The push to free up intellectual property to fight the COVID-19 pandemic has continued to expand, with Intel and Medtronic, key research universities and others offering up their IP, and as United Nations officials support putting the health emergency over patent rights.
The Federal Circuit revived a Mylan Pharmaceuticals Inc. bid to invalidate the patent for opioid-induced constipation drug Relistor, ruling Wednesday that a lower court was too hasty in finding that the generic company failed to show the brand name drug’s formula was obvious.
The Federal Circuit on Wednesday reversed a Georgia federal court’s decision invalidating BASF Corp.’s polymer patent claims asserted against SNF Holding Co., Flopam Inc. and Chemtall Inc., saying the lower court got the legal standard for the patent’s validity wrong.
The U.S. Department of Health and Human Services on Wednesday announced $1.1 billion in contracts under a wartime production law for GM and Philips to build more than 70,000 ventilators, a vital medical device for the most seriously ill coronavirus patients.
European Union antitrust officials issued new guidance Wednesday aimed at helping companies know the types of coordination permitted to combat the COVID-19 pandemic, with a particular emphasis for drugmakers who got a "comfort letter" on generic-drug cooperation.
The First Circuit said Wednesday that medical device company NuVasive can stop a former sales employee from working for a rival firm, upholding a lower court's preliminary injunction enforcing a nonsolicitation and noncompete agreement the worker signed.
The New York attorney general on Tuesday asked a bankruptcy court to resume discovery into the finances of the Sackler family, who owns Purdue Pharma LP, saying that her office has already unearthed important information about money transfers the family has made.
The Oklahoma Insurance Department has told a federal judge that it plans to withdraw from an agreement that tabled the enforcement of a state law regulating pharmacy benefit managers during a legal challenge, saying the coronavirus pandemic changed the situation.
The U.S. Food and Drug Administration has told two more CBD companies to stop making allegedly fraudulent claims that their products prevent or treat COVID-19, part of a broader effort by regulators to crack down on bogus health claims amid the coronavirus pandemic.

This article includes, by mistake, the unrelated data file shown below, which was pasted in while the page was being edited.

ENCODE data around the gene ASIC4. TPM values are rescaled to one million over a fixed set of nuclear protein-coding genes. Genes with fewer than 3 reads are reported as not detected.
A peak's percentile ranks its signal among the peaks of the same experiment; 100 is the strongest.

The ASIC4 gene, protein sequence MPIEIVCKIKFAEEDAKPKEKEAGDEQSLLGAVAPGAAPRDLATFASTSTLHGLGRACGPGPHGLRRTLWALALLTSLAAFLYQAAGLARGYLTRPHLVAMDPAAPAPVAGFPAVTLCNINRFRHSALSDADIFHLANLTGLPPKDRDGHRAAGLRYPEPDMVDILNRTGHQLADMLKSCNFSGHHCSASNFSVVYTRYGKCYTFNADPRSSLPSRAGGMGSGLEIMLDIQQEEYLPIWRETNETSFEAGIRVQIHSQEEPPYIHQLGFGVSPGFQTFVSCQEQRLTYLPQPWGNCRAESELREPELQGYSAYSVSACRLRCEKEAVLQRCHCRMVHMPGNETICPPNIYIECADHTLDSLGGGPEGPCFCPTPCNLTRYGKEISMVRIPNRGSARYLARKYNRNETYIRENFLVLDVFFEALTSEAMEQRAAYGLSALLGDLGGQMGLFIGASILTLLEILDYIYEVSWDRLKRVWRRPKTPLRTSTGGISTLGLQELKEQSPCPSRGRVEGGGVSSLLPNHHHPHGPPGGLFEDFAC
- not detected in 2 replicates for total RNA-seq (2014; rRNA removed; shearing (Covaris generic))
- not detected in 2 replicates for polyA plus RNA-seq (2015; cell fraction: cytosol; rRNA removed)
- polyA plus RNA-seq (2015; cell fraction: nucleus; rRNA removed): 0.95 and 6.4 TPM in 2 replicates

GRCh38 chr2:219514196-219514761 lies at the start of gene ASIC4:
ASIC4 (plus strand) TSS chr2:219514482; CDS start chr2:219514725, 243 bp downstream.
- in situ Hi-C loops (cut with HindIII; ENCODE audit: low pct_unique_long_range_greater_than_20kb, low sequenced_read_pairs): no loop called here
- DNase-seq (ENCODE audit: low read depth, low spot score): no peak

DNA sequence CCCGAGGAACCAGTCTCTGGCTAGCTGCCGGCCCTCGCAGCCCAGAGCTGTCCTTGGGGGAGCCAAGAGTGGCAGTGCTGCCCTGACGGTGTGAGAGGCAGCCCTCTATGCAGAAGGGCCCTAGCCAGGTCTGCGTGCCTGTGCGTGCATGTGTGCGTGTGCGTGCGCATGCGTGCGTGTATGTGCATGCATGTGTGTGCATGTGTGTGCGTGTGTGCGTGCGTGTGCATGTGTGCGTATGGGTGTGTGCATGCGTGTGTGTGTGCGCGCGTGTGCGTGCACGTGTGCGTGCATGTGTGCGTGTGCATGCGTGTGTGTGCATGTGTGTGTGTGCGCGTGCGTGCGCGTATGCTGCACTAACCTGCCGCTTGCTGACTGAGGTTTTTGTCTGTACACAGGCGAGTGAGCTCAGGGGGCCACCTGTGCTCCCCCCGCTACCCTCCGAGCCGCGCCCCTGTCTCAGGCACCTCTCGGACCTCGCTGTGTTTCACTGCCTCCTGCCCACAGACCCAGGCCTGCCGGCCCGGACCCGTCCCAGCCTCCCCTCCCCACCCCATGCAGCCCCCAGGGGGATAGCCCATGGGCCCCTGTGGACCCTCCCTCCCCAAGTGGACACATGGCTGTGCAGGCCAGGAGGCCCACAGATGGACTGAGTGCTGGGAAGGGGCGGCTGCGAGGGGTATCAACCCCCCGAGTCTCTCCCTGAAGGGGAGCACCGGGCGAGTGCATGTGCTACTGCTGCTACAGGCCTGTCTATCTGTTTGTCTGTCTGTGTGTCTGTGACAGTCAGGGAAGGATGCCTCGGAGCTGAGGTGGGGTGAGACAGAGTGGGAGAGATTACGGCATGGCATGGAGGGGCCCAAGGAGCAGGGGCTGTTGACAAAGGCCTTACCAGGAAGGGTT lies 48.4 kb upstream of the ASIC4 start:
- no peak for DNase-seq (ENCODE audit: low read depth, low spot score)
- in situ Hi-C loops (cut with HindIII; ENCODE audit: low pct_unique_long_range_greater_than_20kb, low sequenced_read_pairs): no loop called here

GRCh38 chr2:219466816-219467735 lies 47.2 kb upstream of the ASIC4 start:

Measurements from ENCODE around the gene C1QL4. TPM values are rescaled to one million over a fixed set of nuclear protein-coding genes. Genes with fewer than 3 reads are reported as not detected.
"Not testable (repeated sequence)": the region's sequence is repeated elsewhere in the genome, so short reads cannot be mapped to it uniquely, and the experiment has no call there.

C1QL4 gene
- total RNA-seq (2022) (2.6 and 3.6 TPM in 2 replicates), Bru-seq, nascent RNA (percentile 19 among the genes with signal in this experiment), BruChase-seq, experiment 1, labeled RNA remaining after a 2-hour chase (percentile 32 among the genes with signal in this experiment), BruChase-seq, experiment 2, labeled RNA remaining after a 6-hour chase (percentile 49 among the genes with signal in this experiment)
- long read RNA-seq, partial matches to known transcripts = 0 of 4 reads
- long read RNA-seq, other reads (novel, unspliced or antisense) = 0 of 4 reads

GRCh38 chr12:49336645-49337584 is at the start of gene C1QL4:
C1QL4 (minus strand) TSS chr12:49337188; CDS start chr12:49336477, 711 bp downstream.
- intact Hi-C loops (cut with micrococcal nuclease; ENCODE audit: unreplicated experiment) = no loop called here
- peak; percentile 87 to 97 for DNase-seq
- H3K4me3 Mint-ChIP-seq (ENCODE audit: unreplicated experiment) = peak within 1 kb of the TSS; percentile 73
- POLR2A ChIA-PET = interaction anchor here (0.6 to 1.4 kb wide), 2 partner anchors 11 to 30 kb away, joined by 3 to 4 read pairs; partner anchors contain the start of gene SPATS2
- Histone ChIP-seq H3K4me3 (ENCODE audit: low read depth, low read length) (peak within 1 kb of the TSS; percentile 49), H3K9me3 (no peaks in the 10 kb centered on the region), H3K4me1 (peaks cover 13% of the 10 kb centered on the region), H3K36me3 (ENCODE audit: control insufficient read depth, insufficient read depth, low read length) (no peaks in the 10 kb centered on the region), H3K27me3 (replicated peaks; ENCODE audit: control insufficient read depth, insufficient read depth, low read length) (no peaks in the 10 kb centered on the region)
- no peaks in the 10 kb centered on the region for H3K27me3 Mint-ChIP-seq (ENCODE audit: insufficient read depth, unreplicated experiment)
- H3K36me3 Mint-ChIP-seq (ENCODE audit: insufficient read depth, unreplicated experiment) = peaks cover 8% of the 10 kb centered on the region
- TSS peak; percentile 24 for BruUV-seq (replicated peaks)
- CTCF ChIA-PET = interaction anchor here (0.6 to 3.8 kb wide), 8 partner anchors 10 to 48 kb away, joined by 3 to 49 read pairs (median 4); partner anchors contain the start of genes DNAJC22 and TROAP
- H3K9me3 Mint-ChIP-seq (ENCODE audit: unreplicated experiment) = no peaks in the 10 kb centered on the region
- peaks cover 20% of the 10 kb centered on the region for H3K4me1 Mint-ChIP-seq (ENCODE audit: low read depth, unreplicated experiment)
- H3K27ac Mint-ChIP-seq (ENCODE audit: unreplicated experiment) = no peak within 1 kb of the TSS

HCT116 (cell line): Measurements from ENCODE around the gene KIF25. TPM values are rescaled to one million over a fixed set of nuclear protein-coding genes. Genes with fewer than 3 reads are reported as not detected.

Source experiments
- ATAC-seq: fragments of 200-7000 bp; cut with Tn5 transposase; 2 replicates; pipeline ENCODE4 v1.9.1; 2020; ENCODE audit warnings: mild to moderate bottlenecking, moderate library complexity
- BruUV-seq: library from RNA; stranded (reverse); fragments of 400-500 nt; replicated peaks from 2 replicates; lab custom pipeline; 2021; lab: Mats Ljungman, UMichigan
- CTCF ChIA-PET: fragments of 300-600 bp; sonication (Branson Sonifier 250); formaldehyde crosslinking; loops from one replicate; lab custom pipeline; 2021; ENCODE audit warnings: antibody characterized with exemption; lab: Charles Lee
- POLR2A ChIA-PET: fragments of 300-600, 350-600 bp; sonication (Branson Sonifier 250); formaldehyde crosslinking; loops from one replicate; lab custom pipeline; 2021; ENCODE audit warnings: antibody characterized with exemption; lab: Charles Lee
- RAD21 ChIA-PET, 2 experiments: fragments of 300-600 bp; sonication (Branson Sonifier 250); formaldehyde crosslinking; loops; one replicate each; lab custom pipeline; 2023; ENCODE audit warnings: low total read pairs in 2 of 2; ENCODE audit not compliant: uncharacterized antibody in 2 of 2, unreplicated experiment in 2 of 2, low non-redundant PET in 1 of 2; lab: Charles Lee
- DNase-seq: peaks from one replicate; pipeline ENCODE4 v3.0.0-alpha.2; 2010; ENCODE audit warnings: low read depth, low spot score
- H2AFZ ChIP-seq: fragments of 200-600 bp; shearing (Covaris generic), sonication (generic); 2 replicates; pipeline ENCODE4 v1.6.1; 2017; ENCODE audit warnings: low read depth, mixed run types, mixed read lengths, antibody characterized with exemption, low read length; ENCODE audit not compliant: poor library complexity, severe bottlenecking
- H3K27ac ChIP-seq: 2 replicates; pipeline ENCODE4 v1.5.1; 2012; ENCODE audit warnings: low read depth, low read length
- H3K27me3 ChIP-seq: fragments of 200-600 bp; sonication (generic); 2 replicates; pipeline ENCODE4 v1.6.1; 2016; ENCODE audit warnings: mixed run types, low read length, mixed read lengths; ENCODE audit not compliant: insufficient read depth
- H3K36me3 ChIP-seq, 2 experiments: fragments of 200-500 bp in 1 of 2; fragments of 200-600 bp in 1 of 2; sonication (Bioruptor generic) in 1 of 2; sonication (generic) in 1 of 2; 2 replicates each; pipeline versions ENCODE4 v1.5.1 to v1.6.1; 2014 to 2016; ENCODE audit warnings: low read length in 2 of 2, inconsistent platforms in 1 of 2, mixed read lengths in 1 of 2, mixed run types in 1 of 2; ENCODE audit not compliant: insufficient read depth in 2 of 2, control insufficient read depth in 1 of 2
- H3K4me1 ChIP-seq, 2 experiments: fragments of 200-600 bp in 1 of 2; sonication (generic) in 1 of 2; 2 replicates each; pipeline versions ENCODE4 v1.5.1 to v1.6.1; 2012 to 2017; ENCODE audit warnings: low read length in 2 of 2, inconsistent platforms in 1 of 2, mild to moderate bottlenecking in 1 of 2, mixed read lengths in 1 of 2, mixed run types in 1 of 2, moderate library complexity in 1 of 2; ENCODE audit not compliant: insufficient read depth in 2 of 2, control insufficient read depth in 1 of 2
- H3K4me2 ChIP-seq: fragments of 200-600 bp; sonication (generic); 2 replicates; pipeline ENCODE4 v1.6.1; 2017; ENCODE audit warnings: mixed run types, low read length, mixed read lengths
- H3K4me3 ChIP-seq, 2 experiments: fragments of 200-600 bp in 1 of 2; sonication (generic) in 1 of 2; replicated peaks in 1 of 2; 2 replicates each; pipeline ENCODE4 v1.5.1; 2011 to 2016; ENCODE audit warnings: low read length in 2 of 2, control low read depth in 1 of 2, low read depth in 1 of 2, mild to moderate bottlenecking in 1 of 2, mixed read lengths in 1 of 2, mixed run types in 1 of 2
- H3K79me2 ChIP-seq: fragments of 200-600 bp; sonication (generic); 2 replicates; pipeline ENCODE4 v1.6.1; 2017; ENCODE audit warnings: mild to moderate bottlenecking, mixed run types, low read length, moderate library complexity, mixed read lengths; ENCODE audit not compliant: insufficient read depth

The U.S. Securities and Exchange Commission's investor protection efforts in the face of the COVID-19 pandemic have recently concentrated on issuing temporary trading suspensions for lightly traded over-the-counter stocks that dubiously surged in recent weeks.
Clinical-stage biopharmaceutical company Keros Therapeutics Inc. started trading shares Wednesday after raising $96 million in a Cooley LLP-steered initial public offering that priced at the top of its expected range.
The U.S. Department of Health and Human Services accused Gilead Sciences Inc. on Wednesday of infringing four agency patents covering the use of HIV treatment medication to prevent infection, escalating a fight that has been brewing for months.
Monday’s U.S. Supreme Court denial of certiorari in U.S. v. JPMorgan Chase has implications for False Claims Act litigants because it maintains important precedent allowing the U.S. Department of Justice to dismiss whistleblower cases without being subject to probing judicial review, say Brandon Moss and Michelle Bradshaw at Wiley Rein.
Securities class actions against Norwegian Cruise Lines and Inovio Pharmaceuticals in Florida and Pennsylvania federal courts underscore the precautions companies should consider when evaluating whether their public filings appropriately disclose coronavirus-related exposure, say attorneys at Alston & Bird.